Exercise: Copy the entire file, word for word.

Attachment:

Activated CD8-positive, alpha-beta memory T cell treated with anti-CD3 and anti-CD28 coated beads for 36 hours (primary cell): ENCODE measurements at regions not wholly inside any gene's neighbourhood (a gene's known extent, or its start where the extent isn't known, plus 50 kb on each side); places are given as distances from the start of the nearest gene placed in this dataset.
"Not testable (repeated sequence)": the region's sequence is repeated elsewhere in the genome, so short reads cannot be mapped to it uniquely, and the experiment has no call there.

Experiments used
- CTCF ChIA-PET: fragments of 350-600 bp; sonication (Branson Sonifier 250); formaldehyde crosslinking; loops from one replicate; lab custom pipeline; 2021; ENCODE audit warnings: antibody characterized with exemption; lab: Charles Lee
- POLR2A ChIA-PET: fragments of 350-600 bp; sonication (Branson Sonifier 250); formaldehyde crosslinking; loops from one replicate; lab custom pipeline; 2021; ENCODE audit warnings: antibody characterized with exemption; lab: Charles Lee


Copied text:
Activated CD8-positive, alpha-beta memory T cell treated with anti-CD3 and anti-CD28 coated beads for 36 hours (primary cell): ENCODE measurements at regions not wholly inside any gene's neighbourhood (a gene's known extent, or its start where the extent isn't known, plus 50 kb on each side); places are given as distances from the start of the nearest gene placed in this dataset.
"Not testable (repeated sequence)": the region's sequence is repeated elsewhere in the genome, so short reads cannot be mapped to it uniquely, and the experiment has no call there.

Experiments used
- CTCF ChIA-PET: fragments of 350-600 bp; sonication (Branson Sonifier 250); formaldehyde crosslinking; loops from one replicate; lab custom pipeline; 2021; ENCODE audit warnings: antibody characterized with exemption; lab: Charles Lee
- POLR2A ChIA-PET: fragments of 350-600 bp; sonication (Branson Sonifier 250); formaldehyde crosslinking; loops from one replicate; lab custom pipeline; 2021; ENCODE audit warnings: antibody characterized with exemption; lab: Charles Lee